Despite being re-elected, President Obama’s 2013 approval ratings so far average only 48 percent, according to a Gallup poll. Congress began 2013 with a dismal 14 percent approval rating. In spite of this, only two incumbent senators and 22 representatives were defeated in November. It’s difficult to understand why incumbents are overwhelmingly re-elected when more than half of voters believe the country is headed in the wrong direction.

Many Americans today, especially younger adults, lack the grit and determination displayed by previous generations. Towns across the nation raised entire regiments of soldiers to support their side during the Civil War. During both world wars, scores of young Americans rushed to volunteer for military service.

After the terrorist attacks of 9/11, young Americans again lined up to volunteer their service. Look at the state of the U.S. military only a decade later. The Pentagon recently reported 339 military suicides in 2012, more than the total combat-related deaths. Does the American public care? If the paucity of media coverage of this travesty is any indication, then the answer is no.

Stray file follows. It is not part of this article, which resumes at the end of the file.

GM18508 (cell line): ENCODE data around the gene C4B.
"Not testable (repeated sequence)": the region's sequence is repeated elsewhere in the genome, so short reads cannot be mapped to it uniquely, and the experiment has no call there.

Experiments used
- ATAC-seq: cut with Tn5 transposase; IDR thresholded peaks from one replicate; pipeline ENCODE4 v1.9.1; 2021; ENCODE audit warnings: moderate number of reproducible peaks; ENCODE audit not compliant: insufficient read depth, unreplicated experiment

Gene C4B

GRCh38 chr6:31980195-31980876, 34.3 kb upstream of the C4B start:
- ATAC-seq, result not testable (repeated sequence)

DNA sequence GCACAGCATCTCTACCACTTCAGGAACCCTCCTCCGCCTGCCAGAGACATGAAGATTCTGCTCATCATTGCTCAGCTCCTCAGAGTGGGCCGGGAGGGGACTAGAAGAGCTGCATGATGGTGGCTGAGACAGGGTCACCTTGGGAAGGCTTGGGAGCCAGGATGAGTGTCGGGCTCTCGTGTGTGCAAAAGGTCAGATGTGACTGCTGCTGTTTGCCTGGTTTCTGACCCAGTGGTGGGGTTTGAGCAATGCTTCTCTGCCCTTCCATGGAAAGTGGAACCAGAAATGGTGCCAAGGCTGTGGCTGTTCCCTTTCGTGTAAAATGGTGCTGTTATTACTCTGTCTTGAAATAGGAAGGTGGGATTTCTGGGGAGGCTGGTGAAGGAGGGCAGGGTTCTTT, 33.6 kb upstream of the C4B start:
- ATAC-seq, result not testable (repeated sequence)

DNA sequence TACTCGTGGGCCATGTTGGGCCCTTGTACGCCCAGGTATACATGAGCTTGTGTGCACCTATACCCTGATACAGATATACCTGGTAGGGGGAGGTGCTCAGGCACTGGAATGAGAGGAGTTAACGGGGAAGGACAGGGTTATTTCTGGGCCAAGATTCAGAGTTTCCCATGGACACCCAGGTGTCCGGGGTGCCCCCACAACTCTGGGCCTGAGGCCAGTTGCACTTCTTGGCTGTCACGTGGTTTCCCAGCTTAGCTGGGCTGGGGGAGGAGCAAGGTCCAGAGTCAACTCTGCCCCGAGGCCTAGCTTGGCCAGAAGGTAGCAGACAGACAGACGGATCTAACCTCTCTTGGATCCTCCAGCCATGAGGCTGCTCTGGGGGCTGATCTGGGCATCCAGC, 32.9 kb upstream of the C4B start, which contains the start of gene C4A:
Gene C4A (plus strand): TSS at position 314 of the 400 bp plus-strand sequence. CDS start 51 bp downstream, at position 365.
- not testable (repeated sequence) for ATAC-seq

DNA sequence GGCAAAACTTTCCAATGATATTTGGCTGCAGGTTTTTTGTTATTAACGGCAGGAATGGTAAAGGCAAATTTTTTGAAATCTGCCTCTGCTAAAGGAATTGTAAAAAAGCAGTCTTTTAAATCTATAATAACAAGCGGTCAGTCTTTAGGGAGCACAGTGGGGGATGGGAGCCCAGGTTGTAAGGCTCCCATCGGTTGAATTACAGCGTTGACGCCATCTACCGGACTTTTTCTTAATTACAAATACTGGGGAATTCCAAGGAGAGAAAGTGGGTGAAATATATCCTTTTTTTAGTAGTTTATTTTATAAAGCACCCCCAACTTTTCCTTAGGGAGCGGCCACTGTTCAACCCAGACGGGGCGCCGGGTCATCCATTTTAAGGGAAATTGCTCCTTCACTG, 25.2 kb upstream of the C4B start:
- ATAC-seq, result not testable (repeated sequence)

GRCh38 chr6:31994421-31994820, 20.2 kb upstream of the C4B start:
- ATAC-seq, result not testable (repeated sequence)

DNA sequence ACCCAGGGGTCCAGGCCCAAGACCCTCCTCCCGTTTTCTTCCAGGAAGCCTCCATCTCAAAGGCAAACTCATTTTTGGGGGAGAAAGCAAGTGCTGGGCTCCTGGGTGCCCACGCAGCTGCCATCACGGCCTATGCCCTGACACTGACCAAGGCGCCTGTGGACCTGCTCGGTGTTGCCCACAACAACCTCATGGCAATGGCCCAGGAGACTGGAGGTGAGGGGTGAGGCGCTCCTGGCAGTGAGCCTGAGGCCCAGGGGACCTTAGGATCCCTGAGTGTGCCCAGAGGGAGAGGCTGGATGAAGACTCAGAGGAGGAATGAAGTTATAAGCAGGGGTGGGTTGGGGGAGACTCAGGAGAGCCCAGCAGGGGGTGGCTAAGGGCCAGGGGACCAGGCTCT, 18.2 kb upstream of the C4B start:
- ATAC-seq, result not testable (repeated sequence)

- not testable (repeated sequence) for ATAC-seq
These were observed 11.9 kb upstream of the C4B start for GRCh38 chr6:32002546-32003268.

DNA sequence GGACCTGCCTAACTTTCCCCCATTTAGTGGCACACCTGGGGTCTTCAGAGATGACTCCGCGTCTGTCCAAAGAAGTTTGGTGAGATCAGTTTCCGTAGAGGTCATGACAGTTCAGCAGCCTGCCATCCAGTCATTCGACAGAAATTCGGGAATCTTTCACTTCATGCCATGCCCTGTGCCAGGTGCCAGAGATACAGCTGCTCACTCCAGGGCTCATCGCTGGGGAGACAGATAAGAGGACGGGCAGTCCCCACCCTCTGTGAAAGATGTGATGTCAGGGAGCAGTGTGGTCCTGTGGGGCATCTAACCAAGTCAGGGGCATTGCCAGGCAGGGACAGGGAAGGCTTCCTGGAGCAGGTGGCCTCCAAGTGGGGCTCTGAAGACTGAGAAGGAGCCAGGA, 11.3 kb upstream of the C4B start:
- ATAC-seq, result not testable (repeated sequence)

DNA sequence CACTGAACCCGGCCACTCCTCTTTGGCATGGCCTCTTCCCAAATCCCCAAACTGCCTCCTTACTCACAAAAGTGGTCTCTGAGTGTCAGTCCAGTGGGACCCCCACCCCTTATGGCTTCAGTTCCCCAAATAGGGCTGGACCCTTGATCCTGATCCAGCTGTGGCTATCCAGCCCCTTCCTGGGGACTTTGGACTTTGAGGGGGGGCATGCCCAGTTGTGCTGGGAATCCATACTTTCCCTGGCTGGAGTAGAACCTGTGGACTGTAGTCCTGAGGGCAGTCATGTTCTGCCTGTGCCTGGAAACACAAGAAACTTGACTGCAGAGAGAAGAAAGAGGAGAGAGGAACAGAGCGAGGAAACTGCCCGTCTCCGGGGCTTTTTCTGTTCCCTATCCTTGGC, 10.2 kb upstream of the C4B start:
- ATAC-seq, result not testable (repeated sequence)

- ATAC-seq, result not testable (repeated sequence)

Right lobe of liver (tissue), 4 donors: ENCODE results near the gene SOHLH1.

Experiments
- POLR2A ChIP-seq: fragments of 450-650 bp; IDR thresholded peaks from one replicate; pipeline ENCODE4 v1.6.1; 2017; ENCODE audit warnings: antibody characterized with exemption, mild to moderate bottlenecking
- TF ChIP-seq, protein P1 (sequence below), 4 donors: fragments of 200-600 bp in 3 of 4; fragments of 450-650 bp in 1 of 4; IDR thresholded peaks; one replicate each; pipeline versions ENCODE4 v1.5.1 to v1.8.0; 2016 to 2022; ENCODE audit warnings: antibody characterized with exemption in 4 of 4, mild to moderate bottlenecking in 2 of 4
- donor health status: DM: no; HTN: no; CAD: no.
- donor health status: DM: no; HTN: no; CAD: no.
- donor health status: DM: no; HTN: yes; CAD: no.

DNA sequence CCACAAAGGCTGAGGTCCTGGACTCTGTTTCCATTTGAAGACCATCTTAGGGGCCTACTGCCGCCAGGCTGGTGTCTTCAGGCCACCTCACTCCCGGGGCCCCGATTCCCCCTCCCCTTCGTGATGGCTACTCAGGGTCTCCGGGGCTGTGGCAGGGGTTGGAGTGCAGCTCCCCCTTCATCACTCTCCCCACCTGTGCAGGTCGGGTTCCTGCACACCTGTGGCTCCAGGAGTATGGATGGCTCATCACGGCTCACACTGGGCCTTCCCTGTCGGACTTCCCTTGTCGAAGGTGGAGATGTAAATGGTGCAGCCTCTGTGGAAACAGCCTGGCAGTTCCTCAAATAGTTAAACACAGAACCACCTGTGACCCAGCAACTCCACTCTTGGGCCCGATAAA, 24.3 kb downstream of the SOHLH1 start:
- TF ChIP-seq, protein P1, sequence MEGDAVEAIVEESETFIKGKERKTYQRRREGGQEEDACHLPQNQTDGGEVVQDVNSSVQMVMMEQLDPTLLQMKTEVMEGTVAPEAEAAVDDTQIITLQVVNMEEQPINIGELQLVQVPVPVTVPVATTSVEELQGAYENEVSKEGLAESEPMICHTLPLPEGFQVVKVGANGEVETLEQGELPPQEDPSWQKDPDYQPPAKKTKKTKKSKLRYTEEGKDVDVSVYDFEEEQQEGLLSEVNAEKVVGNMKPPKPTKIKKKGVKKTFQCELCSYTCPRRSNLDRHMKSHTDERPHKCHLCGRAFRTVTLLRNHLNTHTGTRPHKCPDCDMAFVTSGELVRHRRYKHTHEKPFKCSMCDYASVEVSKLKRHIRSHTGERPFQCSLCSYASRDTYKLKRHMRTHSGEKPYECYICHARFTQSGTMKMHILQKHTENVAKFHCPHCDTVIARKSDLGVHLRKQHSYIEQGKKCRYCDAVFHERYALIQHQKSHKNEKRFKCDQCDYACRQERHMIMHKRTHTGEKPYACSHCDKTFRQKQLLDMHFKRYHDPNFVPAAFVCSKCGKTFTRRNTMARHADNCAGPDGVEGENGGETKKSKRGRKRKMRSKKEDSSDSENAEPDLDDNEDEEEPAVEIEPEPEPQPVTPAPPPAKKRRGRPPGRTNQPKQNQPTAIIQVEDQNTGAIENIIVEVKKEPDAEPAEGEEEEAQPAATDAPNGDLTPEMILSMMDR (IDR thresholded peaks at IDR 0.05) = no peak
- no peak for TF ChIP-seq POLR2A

Voters handed Obama a second term despite his failure to deliver on an election promise to quickly end the Iraq and Afghanistan wars.

The last American forces withdrew from Iraq during the final days of his first term.

The 11-plus-year war in Afghanistan continues. Waging perpetual war is how Capitol Hill rewards the enthusiasm of young patriots who volunteered for military service. Despite widespread bipartisan outcry against the war, voters gave Obama a free pass.

Americans value human rights and justice, yet the country’s policies continue to promote trade with Communist China, a fanatical human rights abuser and a country that is draining America economically. While the trade imbalance with China has been the subject of substantial discussion in the media and political circles, it fails to resonate as a major political issue.

Americans cry for jobs, yet the official unemployment rate has hovered around 8 percent for more than four years. Despite designating unemployment a top priority, Obama has not convened his jobs council in over a year.

Where is the voter outrage?